Since last time, I have received some hints and tips regarding the planning and execution of a romantic tale. Giselle Marks, author (most recently the Fencing Master’s Daughter. See the link for more details https://www.amazon.co.uk/Fencing-Masters-Daughter-Giselle-Marks/dp/1492815276/ref=asap_bc?ie=UTF8) and all round lovely person, provided useful guidance, which I will be looking to use when I tackle the second draft of that story. I’m planning to review my romance after leaving it for a few weeks to stew.
Speaking of second drafts, I’ve managed to start to edit two other short stories. The edits have been fairly successful so far but I still have plenty to do. I have managed to pull up some more questions about each piece of writing. Particularly, what is the theme of my story? Have I conveyed this theme well enough? Have I managed to help each character grow and develop throughout? What are the challenges? What are my characters goals? Why did I even write the thing in the first place?
Now, I know most of the answers to these questions but in some cases, particularly regarding theme and growth of characters, I have found that I need to add more detail. Thankfully I do not think I need to add too much but I know more is needed. For instance, with my story about an immortal man in Manchester trying to find his reason for being, I have focused on this but only realised at the end of the story that the other two main characters in the story, a would-be love interest and another immortal who wants more than to just help our hero find his place in the world, do not have much in the way of growth. I have described them but not provided them with any depth.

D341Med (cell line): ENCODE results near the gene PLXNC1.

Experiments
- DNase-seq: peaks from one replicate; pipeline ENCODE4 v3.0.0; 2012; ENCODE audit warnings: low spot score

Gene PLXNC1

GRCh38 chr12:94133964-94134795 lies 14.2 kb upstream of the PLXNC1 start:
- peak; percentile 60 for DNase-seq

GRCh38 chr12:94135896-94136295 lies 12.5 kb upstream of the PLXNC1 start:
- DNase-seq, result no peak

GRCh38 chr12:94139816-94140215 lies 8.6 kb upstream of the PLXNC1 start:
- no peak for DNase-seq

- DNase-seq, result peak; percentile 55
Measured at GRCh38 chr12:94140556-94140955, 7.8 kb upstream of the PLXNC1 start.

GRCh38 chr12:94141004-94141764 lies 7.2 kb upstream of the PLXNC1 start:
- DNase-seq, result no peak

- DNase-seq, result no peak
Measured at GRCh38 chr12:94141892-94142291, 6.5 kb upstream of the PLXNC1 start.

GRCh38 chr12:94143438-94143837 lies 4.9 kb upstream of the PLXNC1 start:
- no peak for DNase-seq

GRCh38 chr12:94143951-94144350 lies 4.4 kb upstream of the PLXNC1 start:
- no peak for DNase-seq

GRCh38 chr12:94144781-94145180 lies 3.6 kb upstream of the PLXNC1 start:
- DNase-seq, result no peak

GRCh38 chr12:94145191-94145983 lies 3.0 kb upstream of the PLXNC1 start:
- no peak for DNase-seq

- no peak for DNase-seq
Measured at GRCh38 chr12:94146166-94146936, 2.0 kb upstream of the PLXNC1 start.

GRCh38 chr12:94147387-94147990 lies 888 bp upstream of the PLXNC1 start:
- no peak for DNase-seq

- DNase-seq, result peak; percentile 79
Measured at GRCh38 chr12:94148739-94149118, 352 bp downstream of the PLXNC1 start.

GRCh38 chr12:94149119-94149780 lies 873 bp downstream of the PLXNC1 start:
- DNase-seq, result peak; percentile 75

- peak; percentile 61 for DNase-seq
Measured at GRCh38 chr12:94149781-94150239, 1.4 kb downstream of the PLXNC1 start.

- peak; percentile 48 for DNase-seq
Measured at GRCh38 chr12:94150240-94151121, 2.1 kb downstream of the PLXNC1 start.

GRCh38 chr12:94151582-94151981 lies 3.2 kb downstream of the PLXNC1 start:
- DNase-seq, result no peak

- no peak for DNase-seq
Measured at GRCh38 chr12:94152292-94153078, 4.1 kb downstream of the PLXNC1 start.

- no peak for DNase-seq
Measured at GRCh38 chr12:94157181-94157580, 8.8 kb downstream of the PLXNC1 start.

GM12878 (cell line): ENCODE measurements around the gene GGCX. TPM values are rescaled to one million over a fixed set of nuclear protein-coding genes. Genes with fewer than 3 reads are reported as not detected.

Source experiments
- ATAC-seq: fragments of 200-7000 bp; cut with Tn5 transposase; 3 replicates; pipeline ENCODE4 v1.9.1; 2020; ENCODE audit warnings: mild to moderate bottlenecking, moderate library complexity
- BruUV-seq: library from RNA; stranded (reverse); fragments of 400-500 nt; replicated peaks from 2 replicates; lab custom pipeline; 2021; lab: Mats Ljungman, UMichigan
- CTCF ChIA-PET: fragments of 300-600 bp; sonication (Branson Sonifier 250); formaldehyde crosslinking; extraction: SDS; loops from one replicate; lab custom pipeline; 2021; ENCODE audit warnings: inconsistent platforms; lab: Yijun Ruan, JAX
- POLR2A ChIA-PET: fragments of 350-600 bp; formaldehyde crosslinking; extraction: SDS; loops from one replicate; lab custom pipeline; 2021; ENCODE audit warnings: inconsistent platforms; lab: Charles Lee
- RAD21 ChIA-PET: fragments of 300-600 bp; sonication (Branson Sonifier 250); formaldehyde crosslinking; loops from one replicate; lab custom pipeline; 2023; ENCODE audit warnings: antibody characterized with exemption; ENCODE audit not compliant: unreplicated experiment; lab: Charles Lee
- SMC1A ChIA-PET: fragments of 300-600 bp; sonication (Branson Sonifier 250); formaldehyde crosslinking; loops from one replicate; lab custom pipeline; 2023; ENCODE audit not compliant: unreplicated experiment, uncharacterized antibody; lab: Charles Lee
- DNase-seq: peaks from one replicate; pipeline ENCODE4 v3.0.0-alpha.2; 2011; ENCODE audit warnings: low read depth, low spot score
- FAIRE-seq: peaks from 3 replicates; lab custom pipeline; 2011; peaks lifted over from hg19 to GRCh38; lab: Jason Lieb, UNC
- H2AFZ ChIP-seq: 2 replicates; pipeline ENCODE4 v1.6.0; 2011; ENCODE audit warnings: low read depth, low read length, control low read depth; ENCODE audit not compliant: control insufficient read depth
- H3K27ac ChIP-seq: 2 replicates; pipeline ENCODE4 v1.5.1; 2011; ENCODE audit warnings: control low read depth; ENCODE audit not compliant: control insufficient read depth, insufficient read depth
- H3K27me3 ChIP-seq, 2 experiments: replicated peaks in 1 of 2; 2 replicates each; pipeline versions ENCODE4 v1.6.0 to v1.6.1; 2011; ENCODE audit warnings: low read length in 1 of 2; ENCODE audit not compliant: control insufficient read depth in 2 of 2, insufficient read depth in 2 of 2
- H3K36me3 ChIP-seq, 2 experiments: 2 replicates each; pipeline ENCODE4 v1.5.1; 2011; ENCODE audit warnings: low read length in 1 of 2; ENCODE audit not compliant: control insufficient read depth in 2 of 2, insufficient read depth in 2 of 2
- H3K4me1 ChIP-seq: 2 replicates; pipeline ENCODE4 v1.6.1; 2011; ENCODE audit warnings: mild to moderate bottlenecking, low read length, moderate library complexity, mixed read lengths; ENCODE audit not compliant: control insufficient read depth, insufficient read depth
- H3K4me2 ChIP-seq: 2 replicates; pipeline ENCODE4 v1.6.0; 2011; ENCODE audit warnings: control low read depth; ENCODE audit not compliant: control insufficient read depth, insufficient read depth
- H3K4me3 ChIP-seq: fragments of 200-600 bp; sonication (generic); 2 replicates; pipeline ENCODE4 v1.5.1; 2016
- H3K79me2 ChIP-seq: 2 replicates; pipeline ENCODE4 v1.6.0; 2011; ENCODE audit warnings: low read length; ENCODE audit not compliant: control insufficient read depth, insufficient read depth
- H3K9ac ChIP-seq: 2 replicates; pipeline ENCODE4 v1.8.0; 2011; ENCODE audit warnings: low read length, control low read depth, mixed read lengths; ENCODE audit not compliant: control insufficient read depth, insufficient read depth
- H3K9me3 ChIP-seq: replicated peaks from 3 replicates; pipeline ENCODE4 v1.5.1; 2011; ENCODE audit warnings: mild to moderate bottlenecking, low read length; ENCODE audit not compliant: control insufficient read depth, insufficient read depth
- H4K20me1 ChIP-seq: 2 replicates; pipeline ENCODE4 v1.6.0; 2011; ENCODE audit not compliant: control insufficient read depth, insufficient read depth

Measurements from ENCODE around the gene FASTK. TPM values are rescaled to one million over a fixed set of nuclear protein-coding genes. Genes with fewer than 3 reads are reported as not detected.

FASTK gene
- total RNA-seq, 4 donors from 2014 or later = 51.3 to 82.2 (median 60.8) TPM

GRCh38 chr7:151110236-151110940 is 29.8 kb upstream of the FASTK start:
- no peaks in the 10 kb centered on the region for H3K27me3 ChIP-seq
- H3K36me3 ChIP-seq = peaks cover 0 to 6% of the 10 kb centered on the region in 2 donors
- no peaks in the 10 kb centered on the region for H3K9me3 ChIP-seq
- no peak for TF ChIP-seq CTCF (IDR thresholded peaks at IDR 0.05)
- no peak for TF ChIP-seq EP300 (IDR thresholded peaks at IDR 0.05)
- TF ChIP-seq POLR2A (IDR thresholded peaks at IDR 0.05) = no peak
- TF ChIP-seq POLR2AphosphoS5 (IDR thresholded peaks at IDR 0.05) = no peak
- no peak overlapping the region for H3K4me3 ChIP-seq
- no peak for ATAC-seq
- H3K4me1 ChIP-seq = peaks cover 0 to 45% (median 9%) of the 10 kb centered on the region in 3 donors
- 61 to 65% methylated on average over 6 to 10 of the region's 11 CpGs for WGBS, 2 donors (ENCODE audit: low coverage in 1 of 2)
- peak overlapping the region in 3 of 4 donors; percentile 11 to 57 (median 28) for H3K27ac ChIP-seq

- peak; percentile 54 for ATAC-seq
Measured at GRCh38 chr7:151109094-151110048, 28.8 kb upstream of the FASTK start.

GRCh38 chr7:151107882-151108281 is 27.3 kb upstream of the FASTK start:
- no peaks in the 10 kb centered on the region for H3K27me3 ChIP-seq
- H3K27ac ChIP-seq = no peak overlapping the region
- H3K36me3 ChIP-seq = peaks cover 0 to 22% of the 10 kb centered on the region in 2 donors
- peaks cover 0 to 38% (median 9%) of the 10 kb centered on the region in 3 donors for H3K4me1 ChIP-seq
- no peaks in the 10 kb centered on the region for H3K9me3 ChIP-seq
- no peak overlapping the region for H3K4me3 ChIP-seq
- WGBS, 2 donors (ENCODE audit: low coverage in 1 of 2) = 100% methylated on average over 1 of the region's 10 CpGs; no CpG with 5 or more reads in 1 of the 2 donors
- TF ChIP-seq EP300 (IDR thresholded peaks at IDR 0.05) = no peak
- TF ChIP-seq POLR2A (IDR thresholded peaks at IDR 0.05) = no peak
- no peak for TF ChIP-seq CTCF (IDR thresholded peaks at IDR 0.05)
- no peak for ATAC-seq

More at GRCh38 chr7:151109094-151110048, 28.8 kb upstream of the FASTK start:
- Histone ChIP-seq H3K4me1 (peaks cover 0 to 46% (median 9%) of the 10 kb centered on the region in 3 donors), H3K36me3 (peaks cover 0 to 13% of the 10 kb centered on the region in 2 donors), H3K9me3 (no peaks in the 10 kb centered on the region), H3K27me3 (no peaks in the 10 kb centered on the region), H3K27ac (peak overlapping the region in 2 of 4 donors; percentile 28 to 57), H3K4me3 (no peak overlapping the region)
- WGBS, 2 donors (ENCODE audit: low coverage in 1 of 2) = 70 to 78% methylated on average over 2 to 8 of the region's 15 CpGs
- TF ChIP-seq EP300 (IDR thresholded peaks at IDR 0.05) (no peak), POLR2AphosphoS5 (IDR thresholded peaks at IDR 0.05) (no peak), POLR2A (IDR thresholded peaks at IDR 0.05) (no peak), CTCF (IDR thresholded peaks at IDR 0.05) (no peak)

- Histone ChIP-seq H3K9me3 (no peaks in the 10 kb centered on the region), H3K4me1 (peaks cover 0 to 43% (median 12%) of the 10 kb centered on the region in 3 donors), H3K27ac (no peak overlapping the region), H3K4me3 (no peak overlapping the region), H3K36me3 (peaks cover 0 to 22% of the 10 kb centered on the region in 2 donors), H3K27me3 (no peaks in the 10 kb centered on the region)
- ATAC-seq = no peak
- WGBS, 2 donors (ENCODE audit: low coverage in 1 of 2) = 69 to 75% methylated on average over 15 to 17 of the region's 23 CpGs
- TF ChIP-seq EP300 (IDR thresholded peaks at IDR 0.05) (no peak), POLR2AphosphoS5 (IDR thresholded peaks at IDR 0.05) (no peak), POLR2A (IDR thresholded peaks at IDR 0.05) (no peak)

I have also found in the other story, concerning the end of the world and those who wish to take over it (giant worms) and those who wish to survive it (a recently broken up young couple) that two out of the three main characters have enough character growth. At least it’s more than the other story, right? Anyway, I again now know what to change, or at least where to begin changing, when I continue my second drafts. I always used to look at second drafts as a thing to sort out grammar and punctuation but I know now that is a separate edit altogether. The second draft is a big and powerful thing.
I have had help along the way as well. I’m currently reading Stephen King: On Writing (A Memoir of the Craft). He goes into sweet detail about how he thinks the second draft should go and it has been very useful. I have not been approaching my second drafts with the mindset and that’s where I’ve been going wrong I think. Though, that probably does not fully explain why none of my previous competition entries over the years have failed. Or maybe it could? Three cheers for progress. I just wish it had come sooner.
Okay. I’m going to go back to it. Have a good week.